The Australian Colonic Advanced Mucosal Neoplasia and Endoscopic Resection Study (ACER/AMN)
|Study Design:||Observational Model: Cohort
Time Perspective: Prospective
|Official Title:||The Australian Colonic Advanced Mucosal Neoplasia and Endoscopic Resection Study - a Prospective Observational Cohort Study|
- Recurrence [ Time Frame: 6-60 months ]Follow up colonoscopies as per standard of care for 6 - 60 months noting and treating any recurrence.
- Cancer prediction [ Time Frame: Initial procedure ]By properly assessing the lesion it is hoped that we will be able to provide the greater Gastroenterology community with a tool which can be used to properly identify benign and cancerous lesions to decrease the number of benign lesions being referred to surgery.
- Improved Endoscopic Resection [ Time Frame: 0-60 months ]By assessing the lesion at resection and following up with standard of care colonoscopies it is anticipated that there will be an improved endoscopic resection efficacy therefore reducing the risk of recurrence.
|Study Start Date:||January 2014|
|Estimated Study Completion Date:||January 2034|
|Estimated Primary Completion Date:||December 2024 (Final data collection date for primary outcome measure)|
Endoscopic Mucosal Resection
Endoscopic Mucosal Resection of Colonic Advanced Mucosal Lesions
|Procedure: Endoscopic Mucosal Resection|
The Australian Colonic Endoscopic Mucosal Resection study (ACE), is a multicentre prospective observational study which examined WF-EMR of colonic AMN (Ethics approval No. HREC JH/TG 2008/9/6.1(2858)). This project now has an extensive dataset from 8 leading colonic endoscopic resection centres in Australia on more than 1500 lesions resected over 4 years since June 2008.
The ACE study has been successful in addressing several aspects of the resection of AMN, resulting in several high profile papers in internationally recognised journals. The collection of this data has produced robust information on the efficacy of the procedure4, recurrence rates7, bleeding complications8 and mortality when compared to surgery5. Single centre analysis of the ACE dataset at Westmead has also allowed insights into how to refine the procedure to improve outcomes. The target sign is now a recognised indication for the placement of clips to prevent perforation9, CO2 insufflation for WF-EMR has been shown to be superior to air insufflation10 and succinylated gelatin (Gelofusine®) has been shown to be superior to normal saline as a submucosal lifting agent11.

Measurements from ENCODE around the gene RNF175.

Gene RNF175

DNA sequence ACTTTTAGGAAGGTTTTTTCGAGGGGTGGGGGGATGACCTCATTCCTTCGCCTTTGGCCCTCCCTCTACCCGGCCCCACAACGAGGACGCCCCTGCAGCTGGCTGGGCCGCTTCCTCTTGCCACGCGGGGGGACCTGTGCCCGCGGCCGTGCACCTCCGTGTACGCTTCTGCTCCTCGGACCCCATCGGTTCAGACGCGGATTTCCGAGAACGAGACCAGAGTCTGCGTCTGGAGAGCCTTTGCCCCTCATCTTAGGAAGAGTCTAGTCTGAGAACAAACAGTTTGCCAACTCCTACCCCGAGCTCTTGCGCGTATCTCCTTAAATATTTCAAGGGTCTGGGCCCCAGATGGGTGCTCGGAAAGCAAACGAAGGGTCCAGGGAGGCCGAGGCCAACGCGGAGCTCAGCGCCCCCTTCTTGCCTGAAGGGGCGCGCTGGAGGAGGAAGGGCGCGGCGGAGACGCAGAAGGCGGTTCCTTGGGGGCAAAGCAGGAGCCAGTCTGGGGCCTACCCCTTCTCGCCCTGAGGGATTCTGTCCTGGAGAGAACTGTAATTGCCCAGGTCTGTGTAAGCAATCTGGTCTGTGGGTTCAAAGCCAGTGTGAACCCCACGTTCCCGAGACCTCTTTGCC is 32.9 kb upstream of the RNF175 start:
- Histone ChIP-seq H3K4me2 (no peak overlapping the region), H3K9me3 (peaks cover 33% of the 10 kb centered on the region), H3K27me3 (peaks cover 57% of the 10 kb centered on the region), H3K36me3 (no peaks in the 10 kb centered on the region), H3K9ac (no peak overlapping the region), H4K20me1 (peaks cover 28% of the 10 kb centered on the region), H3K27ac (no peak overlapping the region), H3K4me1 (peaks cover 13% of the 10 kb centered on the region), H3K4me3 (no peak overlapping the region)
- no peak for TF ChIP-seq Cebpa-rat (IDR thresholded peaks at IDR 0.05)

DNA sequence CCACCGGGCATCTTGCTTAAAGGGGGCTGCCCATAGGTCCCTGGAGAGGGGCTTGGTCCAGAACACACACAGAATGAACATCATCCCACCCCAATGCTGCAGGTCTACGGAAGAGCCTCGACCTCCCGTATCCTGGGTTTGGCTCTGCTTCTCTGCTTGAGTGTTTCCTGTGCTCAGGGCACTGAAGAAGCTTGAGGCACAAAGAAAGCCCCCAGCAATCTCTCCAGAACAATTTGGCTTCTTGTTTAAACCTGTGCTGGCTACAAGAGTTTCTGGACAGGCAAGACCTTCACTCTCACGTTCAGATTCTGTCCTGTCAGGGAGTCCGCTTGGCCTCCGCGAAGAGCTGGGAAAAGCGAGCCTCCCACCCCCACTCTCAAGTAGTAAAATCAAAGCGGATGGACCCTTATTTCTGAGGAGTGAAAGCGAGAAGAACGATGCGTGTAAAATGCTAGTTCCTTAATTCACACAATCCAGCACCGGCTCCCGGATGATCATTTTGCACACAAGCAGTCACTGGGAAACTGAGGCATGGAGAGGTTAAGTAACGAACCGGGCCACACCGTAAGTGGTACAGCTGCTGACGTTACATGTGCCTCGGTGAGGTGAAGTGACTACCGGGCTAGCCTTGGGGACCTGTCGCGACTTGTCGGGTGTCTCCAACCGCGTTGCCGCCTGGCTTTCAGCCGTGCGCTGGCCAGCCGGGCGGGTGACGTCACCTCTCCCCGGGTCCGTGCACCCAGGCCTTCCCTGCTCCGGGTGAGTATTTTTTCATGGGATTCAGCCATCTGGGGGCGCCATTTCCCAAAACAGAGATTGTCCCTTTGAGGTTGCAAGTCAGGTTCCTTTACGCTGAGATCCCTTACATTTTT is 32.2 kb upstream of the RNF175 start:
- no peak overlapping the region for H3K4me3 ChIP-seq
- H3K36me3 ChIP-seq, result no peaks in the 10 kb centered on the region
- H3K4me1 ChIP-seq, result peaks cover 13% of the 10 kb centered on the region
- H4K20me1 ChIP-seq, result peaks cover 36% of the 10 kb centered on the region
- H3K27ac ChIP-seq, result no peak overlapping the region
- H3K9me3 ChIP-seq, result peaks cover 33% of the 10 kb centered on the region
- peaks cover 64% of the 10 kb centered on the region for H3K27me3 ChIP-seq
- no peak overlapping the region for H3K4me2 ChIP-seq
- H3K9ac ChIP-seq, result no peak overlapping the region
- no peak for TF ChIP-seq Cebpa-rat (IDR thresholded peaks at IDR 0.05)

There remain a number of unanswered questions regarding the endoscopic resection of large sessile lesions and expanding the ACE dataset in a new cohort of patients will allow these to be addressed. Enhancing the prediction of submucosal invasive cancer, advanced lesion classification, refinement of the assessment of deep injury, submucosal injectate constituents, the optimum electrosurgical resection methods, prevention and prophylaxis of bleeding, and subtype analyses of the different histological groups comprising AMN will be examined.
Please refer to this study by its ClinicalTrials.gov identifier: NCT02000141
|Contact: Rebecca Sonson, BN||98455555 ext firstname.lastname@example.org|
|Contact: Michael Bourke, MBBS||98455555 ext 59779|
|Australia, New South Wales|
|Westmead Endoscopy Unit||Recruiting|
|Westmead, New South Wales, Australia, 2145|
|Contact: Rebecca Sonson, BN 98455555 ext 59779 email@example.com|
|Sub-Investigator: Nicholas Burgess, MBBS|
|Principal Investigator: Michael Bourke, MBBS|
|Sub-Investigator: Eric Lee, MBBS|
|Sub-Investigator: Stephen Williams, MBBS|
|Principal Investigator:||Michael Bourke, MBBS||South West Sydney Area Health Service|